A fracture is a broken bone. It requires medical attention. If the broken bone is the result of major trauma or injury, call 911 or your local emergency number.
Hip fractures and femur fractures often require a surgical procedure to repair. The extent of the surgery will depend on a number of factors including how the bone is broken and the condition of the patient. Pelvic fractures often are allowed to heal on their own, although in some instances surgery is recommended. When a fracture occurs in the arm, sometimes surgery is needed to repair it, or it may be better to allow the bone to heal on its own. The exact course of treatment is determined by a consultation with the orthopedic surgeon.
To reduce the risk of a fracture, it is important to keep your bones healthy. Attending one of our community lectures will provide information to help you keep your bones strong.
Also call for emergency help if:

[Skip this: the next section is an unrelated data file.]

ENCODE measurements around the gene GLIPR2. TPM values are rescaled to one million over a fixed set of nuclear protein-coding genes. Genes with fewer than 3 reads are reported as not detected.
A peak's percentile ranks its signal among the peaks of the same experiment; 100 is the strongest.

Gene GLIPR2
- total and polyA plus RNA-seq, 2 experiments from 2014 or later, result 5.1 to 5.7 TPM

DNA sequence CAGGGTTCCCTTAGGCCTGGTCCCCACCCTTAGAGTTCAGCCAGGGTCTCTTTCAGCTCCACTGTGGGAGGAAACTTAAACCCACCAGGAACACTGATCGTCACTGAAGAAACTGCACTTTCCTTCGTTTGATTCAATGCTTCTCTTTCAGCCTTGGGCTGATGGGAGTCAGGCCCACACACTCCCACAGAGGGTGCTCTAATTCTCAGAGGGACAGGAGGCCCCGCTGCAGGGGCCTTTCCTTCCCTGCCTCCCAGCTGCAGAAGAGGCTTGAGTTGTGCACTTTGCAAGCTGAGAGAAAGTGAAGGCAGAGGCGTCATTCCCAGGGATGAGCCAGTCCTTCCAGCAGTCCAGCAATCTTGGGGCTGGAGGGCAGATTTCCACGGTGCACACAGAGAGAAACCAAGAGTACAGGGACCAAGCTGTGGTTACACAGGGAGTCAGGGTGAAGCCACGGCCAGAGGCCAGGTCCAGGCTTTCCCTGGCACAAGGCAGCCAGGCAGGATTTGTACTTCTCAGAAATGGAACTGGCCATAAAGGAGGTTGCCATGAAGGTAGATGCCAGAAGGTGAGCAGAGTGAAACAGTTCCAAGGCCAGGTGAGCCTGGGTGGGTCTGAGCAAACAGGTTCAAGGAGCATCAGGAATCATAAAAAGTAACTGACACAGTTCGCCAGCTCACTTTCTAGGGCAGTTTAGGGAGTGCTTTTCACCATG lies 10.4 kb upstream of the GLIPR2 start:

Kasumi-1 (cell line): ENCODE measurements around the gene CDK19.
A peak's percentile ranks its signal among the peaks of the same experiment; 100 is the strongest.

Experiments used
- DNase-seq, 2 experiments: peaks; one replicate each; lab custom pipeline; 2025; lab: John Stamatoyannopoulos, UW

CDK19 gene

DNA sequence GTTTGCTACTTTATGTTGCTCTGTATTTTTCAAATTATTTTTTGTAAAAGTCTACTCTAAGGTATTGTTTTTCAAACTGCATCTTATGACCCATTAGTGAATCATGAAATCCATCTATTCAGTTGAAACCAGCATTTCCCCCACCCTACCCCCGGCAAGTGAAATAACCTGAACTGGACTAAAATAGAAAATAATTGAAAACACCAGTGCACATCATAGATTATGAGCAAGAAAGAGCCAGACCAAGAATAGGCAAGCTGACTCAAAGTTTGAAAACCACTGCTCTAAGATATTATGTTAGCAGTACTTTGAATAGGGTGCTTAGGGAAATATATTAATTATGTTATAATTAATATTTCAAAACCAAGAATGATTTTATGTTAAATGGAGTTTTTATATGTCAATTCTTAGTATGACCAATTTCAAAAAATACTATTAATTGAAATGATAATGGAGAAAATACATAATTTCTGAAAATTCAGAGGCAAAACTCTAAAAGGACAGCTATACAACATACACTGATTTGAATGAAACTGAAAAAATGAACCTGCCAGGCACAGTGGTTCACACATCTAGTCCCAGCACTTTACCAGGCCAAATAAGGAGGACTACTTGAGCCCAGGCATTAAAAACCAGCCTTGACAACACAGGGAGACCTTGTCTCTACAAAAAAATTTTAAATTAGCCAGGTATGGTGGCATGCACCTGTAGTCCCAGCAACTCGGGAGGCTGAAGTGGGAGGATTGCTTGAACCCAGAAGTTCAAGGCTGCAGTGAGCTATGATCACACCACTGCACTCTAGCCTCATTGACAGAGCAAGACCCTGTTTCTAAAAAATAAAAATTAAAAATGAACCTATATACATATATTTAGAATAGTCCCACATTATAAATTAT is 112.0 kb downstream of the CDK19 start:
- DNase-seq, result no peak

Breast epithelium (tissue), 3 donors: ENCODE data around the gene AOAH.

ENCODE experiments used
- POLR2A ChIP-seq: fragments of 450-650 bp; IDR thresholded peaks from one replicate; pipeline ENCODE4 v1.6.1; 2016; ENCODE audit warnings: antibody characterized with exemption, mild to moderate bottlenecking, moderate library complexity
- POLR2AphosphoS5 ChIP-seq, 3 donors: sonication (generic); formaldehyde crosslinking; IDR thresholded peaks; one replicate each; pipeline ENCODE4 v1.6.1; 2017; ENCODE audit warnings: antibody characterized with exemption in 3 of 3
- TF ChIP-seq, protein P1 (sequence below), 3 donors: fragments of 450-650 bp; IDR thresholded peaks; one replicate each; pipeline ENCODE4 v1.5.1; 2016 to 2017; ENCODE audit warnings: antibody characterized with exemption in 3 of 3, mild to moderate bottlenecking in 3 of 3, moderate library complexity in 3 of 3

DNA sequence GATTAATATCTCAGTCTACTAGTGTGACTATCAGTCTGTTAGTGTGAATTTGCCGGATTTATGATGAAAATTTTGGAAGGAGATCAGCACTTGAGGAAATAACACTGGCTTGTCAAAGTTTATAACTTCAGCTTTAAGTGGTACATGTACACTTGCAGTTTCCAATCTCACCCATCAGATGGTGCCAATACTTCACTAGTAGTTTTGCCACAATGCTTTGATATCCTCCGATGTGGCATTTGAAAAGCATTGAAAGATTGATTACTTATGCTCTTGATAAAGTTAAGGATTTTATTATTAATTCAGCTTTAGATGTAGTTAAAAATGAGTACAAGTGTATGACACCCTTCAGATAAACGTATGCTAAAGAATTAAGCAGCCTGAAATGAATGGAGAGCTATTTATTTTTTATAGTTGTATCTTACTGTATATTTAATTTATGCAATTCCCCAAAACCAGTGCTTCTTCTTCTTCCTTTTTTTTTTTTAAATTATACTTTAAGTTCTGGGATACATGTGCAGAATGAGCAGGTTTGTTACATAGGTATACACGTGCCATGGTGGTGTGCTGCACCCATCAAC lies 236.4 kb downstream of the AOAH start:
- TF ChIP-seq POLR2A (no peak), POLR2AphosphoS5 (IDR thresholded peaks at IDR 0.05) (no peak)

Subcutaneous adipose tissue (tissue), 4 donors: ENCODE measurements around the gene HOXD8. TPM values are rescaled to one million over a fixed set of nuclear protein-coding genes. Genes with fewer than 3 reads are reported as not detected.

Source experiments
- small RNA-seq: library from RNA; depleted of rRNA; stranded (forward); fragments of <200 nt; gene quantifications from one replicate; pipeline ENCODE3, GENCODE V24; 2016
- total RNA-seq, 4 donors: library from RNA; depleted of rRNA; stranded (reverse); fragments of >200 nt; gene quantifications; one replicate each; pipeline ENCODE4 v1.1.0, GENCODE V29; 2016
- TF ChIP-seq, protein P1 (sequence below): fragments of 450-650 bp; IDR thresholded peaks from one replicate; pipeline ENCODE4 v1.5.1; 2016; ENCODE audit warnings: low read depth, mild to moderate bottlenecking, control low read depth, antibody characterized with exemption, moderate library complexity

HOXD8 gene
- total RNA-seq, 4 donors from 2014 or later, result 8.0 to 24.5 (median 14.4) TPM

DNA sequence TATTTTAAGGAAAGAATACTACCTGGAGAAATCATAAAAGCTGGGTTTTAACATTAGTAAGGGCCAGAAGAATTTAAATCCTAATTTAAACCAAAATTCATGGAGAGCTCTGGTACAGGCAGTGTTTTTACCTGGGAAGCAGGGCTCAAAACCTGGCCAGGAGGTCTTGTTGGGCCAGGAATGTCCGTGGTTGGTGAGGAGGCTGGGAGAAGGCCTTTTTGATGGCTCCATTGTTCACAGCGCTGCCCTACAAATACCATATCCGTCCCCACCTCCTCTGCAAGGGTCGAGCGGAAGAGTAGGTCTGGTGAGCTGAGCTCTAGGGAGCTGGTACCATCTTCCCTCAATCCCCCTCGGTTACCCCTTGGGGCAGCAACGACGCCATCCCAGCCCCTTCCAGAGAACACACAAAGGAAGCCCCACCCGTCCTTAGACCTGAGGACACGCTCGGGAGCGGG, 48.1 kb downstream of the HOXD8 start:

- The person is unresponsive, isn’t breathing, or isn’t moving. Begin CPR if there’s no breathing or heartbeat.
- There is heavy bleeding.
- Even gentle pressure or movement causes pain.
- The limb or joint appears deformed.
- The bone has pierced the skin.
- The extremity of the injured arm or leg, such as a toe or finger, is numb or bluish at the tip.
- You suspect a bone is broken in the neck, head, or back.
Don’t move the person except if necessary to avoid further injury. Take these actions immediately while waiting for medical help:
- Stop any bleeding
- Apply pressure to the wound with a sterile bandage, a clean cloth or a clean piece of clothing.
- Immobilize the injured area
- Don’t try to realign the bone or push a bone that’s sticking out back in. If you’ve been trained in how to splint and professional help isn’t readily available, apply a splint to the area above and below the fracture sites. Padding the splints can help reduce discomfort.
- Apply ice packs to limit swelling and help relieve pain
- Don’t apply ice directly to the skin. Wrap the ice in a towel, piece of cloth or some other material.
- Treat for shock
- If the person feels faint or is breathing in short, rapid breaths, lay the person down with the head slightly lower than the trunk and, if possible, elevate the legs.